Social Media and Mental Health: Dos and Don'ts

December 16, 2020 Annabelle Clawson

Social media can negatively impact your mental health. You don't need dozens of studies to tell you that,1 you've seen it in your own life. But it can also be a force for good. You've seen that too (otherwise, you wouldn't still use it). The question is: how can you find a balance? I've put together a list of Dos and Don'ts to promote a positive relationship between social media and your mental health.

Social Media and Mental Health: Dos

  • Do send messages to friends and family. I live far from my family, so social media helps me keep in touch with them. When I saw my sister's post about her hike last week, I call her and ask more about it. And it's a fantastic way to reach out to people I haven't talked to in a while.
  • Do follow positive and uplifting accounts. About a year ago, I started following therapists as anxiety and depression resources, dietitians for information about physical health, and body positivity blogs for self-confidence. My social media experience has been much better since then.
  • Do limit the time you spend. I know, I know, this is hard sometimes. Most smartphones have time limit settings that you can adjust for certain apps. My apps close at 9 p.m. and open at 8 a.m. so I can spend time with family, rest, and start my day off in a non-digital reality.
  • Do use it deliberately. For many of us, social media is where we go when we have a spare moment--waiting in line, when we wake up in the morning, et cetera. However, such passive use takes you out of the driver's seat. Have a purpose before you open the app. As yourself why you are using it. Is it to numb your own emotions or entertain you for a short period of time, or is it to connect with others?
  • Do create "no digital device" spaces in your home. Have a space, whether it's your bed or your dinner table, or even your bathroom, where you and your family can be device-free. This encourages meaningful social interaction and also keeps you in control of your social media habits.

Social Media and Mental Health: Don'ts

  • Don't gossip or spread rumors about people. Why do people get so much meaner behind a screen? They post hurtful things about others. Why do they do this? I truly do not know. Cyberbullying is a serious problem that's gotten much worse in recent years with the rise of social media. Choose to use social media for spreading positivity, not hatred.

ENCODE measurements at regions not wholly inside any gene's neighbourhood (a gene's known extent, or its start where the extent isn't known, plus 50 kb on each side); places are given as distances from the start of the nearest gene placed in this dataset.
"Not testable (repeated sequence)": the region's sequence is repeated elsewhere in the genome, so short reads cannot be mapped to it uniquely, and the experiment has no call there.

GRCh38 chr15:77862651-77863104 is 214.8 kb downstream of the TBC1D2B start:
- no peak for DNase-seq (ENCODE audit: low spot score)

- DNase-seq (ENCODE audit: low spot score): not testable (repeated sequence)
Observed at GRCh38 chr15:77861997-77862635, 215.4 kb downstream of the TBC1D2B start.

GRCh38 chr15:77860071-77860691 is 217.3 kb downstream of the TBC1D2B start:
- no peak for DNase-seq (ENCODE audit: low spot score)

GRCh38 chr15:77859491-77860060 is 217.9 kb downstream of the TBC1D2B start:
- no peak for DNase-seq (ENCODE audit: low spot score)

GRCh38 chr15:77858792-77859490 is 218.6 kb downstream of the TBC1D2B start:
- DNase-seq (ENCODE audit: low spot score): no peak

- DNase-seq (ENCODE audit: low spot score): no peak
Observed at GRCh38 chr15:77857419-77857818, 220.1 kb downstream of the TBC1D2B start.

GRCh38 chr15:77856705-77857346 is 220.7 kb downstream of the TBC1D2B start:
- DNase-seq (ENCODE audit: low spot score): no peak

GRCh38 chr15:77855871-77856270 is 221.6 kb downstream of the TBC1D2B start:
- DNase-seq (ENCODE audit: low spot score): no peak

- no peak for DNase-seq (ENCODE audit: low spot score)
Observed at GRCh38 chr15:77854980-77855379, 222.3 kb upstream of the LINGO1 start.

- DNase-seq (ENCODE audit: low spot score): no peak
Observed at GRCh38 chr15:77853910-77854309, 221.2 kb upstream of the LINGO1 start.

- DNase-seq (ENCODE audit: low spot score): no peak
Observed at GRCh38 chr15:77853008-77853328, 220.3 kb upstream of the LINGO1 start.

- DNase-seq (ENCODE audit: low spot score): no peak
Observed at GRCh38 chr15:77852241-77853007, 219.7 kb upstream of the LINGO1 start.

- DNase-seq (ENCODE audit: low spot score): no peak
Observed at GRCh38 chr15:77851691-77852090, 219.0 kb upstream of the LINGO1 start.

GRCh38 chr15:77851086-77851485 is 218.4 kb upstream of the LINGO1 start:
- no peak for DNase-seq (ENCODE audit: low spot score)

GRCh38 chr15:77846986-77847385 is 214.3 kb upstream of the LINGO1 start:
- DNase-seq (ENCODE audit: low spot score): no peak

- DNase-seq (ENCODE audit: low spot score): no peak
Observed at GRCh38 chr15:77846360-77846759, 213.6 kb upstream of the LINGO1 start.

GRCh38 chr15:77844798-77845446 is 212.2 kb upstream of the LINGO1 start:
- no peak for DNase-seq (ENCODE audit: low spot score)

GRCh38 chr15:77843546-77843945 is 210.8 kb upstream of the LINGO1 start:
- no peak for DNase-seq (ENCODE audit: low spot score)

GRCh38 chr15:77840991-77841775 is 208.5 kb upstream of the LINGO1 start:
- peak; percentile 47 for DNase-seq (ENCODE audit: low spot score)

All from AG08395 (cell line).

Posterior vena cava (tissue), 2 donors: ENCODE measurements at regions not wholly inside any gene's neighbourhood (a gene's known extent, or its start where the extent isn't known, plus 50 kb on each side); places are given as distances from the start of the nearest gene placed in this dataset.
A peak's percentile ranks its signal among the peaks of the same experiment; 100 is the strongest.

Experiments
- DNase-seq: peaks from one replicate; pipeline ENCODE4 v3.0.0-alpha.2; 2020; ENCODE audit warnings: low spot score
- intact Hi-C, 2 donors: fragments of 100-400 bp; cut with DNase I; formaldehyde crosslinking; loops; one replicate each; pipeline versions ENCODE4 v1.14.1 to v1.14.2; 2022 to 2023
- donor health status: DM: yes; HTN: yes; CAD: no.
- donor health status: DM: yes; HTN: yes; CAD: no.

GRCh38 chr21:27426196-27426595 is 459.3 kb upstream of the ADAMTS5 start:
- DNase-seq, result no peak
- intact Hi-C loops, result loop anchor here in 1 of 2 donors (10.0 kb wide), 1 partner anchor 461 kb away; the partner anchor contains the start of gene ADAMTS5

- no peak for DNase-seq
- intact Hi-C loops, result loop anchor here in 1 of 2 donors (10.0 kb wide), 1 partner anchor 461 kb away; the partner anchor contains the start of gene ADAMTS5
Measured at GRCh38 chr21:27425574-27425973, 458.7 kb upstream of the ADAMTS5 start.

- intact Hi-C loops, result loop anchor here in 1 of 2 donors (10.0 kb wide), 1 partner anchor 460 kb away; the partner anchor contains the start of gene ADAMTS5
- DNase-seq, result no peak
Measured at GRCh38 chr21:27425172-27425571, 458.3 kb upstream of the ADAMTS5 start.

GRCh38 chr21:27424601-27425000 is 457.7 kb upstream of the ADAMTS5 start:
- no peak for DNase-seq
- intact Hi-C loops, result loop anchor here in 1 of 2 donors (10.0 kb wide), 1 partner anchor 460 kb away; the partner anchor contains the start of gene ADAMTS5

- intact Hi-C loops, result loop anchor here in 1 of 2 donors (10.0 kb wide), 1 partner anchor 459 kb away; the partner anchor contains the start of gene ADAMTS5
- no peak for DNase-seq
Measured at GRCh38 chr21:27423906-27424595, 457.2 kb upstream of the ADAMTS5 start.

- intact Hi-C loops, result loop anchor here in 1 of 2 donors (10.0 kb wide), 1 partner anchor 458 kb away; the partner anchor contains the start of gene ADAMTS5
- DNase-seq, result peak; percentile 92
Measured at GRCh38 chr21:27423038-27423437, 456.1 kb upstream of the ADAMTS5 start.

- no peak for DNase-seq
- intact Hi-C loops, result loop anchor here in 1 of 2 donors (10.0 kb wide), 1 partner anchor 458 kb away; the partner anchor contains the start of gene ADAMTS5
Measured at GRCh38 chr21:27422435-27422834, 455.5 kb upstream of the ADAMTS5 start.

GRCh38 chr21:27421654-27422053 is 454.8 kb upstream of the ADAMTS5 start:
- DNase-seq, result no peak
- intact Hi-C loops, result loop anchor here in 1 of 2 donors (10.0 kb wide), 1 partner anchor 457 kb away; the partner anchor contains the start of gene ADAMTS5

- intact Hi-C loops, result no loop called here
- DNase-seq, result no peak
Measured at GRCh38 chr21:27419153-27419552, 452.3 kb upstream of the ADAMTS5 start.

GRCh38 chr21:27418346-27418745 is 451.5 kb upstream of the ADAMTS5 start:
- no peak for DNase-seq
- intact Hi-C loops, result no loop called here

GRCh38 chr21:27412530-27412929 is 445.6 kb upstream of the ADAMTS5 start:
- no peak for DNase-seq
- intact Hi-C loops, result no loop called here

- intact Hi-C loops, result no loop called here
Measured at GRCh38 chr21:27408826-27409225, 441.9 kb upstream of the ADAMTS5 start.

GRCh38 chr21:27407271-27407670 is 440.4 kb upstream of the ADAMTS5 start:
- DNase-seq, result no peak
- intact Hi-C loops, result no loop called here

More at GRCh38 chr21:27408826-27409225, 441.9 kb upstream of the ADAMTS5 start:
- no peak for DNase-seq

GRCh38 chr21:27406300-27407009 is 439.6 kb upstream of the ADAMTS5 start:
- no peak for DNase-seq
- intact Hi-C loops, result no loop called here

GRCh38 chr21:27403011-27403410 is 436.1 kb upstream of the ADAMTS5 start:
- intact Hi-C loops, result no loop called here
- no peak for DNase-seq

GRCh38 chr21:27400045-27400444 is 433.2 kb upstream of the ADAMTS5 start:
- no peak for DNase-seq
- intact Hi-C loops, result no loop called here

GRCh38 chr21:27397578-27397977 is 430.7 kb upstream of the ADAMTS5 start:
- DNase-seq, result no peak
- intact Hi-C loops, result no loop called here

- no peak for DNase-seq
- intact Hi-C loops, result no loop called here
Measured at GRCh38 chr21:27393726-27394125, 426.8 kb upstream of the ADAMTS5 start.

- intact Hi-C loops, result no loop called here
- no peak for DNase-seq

• Don't start arguments in comment sections. No matter how passionate you are, even if you're right, these arguments never go anywhere. No one changes their mind. Everyone involved (including simple comment-readers) leaves feeling frustrated. Similar to the first "don't," try to make the world a better place through your social media use.
  • Don't compare yourself to others. Whether it's to make yourself feel better or worse, comparison sucks away joy. Consider unfollowing or muting accounts of people who you constantly compare yourself to. Sometimes there's nothing wrong with the person; we just tend to compare ourselves to others in a harmful way. You don't need to feel guilty for unfollowing.
  • Don't post things to feel better about yourself. When you're having a bad day, you might post a cute selfie so that you can feel better (or so that the likes and comments can make you feel better). You and I both know that the "high" from a new post fades away too quickly. Instead of turning to social media as a pick-me-up, choose your hobbies or face-to-face conversation.

You Are in Control of Social Media and Your Mental Health

It takes some practice, especially if you've developed strong habits of social media use. But the good news is: you can change those habits. If you, like me, sometimes feel trapped by social media that's affecting your mental health; you can take your life back. If you worry about social media's effects on your mental health, you have the power to detox.

Start with one thing on this list. When you've mastered that, try another. Little by little, you will feel the pressure of social media lift. Instead of being a fake reality that takes you prisoner, it can be a genuine force for good.


  1. The Bronfenbrenner Center for Translational Research (BCTR), "The Complex Links Between Social Media and Mental Health." Psychology Today, March 2019.

APA Reference
Clawson, A. (2020, December 16). Social Media and Mental Health: Dos and Don'ts, HealthyPlace. Retrieved on 2024, June 14 from

Author: Annabelle Clawson

Find Annabelle on Facebook, Instagram and her personal blog.

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